I love charles, so I’ll try that. I also heard he would get his lady friends to shave his head for him. normally I like to pretend like I didn’t just play, and get on with my life, then scrutinize it later.
I’d think touring so much would—if you were inclined—turn one into a bit of armchair sociologist/anthropologist, noting regional differences or ways fans interact, or bass player vs. guitar personalities, etc. any thoughts?
everyone, everywhere, is nuts.
who do you know or admire that might prompt you to say: “that gentlewoman or gentleman, __. _______ _______, has exquisite taste.”?
walt “clyde” frazier.
are there any human virtues you admire or weaknesses that depress you that, when manifesting themselves in music, make you admire/loathe even more? like: subtlety. or: showoffyness. or, the opposite?
traditional “weaknesses” like not being a virtuoso, or having an unusual voice or take on reality, can be total pluses. fearlessness, whether to express yourself or challenge yourself, or just in general, is definitely something to strive for. also, personally, I don’t like when artists supply me with answers. I like mystery; I don’t want them to tell me what their songs mean. I don’t even want a lyric sheet. I prefer to use my imagination and come up with my own meanings.
what show have you played that has most felt like a hallucination? place you’d like to play you haven’t (parthenon, etc.?)
many of them feel hallucinatory, if all goes according to plan. the shows I played as a member of man forever were all that way. I have been insanely lucky to play at some pretty sweet places. that said, I would like to play at an aquarium.
what’s your perspective on musical literacy? If it isn’t too nosey, how technically literate are you or have you had to become? how would you say or observed it being a help/hindrance?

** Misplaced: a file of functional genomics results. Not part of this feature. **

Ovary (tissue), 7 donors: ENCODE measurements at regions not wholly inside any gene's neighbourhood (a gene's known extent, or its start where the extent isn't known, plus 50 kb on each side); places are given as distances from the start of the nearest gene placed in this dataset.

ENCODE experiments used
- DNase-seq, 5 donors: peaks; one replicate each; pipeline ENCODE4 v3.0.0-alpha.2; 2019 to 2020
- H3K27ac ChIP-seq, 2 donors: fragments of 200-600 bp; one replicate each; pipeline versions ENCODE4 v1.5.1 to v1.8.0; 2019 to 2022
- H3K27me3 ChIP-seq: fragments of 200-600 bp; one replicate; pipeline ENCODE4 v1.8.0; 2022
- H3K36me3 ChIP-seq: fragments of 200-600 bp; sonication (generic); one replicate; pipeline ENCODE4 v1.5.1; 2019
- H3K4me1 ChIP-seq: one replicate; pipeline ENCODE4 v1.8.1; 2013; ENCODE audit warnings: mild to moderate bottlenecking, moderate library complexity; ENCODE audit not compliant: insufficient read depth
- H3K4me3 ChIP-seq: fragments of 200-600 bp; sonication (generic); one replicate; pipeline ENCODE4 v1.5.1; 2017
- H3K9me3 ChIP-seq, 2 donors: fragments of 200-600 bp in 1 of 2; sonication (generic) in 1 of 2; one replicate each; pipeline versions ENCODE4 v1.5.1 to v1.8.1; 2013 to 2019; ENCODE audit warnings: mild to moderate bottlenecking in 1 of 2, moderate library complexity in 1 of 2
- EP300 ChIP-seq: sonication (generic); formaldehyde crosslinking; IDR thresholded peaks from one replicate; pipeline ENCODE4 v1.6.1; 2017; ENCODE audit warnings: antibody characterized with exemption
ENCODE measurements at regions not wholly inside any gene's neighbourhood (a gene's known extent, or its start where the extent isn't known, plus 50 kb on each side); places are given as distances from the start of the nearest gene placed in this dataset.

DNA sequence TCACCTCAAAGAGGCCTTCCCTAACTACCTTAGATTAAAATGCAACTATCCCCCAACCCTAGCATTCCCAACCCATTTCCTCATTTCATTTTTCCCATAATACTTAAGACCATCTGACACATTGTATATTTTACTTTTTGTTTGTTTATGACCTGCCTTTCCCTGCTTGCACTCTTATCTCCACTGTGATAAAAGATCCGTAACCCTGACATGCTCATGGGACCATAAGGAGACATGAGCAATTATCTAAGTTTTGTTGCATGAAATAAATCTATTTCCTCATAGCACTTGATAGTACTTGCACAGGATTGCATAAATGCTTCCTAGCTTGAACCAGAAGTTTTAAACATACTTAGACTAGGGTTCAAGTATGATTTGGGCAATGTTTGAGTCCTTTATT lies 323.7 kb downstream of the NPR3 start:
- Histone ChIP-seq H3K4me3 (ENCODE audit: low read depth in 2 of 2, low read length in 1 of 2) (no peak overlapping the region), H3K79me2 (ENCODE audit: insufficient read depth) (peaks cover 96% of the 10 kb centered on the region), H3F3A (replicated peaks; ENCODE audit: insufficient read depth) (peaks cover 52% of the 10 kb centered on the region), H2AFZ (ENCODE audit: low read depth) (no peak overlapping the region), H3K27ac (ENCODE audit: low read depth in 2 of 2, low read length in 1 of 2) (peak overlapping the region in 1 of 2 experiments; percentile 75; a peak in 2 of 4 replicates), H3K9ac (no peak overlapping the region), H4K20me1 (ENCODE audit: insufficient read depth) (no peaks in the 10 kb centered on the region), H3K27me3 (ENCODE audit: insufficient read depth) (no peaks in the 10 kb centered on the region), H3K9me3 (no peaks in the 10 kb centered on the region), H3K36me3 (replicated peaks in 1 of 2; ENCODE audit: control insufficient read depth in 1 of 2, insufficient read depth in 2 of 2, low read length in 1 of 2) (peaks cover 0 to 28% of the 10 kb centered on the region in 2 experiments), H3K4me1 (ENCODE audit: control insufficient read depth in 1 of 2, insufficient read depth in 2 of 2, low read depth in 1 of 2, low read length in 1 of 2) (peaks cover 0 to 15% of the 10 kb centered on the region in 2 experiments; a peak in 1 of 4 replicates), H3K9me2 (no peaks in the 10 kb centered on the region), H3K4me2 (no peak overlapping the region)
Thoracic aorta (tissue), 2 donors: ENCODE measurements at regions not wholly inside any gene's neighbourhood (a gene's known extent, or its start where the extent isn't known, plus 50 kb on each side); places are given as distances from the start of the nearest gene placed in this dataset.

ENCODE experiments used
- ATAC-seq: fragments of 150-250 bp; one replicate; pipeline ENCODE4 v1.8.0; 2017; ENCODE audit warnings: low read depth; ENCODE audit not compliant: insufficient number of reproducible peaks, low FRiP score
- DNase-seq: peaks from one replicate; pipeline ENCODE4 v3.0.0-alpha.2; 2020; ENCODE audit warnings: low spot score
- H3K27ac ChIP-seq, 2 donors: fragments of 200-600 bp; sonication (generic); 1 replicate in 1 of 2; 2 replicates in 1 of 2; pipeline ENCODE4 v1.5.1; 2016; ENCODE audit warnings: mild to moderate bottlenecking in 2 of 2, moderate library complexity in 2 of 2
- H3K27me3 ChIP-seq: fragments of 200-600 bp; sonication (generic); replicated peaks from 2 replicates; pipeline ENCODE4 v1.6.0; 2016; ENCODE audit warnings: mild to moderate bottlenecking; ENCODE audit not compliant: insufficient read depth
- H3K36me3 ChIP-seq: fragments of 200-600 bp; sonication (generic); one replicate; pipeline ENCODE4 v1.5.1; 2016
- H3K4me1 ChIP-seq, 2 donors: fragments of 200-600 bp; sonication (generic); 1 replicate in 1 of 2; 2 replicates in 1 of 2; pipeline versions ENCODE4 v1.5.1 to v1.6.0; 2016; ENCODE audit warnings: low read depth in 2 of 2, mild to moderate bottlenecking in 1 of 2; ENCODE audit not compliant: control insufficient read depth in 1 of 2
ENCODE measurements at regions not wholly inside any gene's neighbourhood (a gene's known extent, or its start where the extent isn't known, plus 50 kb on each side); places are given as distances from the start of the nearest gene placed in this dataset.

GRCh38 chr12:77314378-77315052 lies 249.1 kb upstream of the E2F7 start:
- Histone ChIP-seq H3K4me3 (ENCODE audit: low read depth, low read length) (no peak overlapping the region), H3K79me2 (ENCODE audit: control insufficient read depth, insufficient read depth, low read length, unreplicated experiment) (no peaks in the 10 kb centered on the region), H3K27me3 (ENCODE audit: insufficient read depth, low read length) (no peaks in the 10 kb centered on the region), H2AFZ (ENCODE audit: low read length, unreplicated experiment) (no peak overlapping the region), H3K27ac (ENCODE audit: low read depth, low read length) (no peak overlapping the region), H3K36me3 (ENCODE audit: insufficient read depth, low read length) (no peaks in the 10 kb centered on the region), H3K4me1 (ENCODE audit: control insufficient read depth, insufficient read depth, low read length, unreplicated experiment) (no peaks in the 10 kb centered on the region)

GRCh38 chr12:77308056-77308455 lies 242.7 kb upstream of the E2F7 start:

not very. I have learned to do some stuff. I am mostly self-taught, and completely self-taught on bass (I learned by watching and studying the greats, namely sue garner). I took guitar lessons from age 9 to about 12. one day my teacher refused (in disgust) to teach me a van halen song, instead trying to get me to play some fingerpicky blues thing. That was it for lessons. Technical proficiency is by no means a prerequisite for great, important music. by itself, without feeling or ideas behind it, it’s just dumb. to me, few use it for good. But just to name some who do, glenn jones, william tyler, mary halvorson, tortoise and the boredoms all make music I absolutely love.
what non-musical (piece of?) art(s) has had the biggest influence on your music?
the work of jim woodring, for sure.
do you ever feel like you glimpse, out of the corner of your mind’s eye, some instrument not yet invented that you wish was? can you describe?
no, but I would love it if I could get a car horn that is not only deafening but is also a flamethrower.
would you ever—presuming you haven’t, pardon if my internet research skills are lacking—like to do some sort of sound installation à la christo or spiral jetty (etc.)?
oh, most definitely. when do you need it by?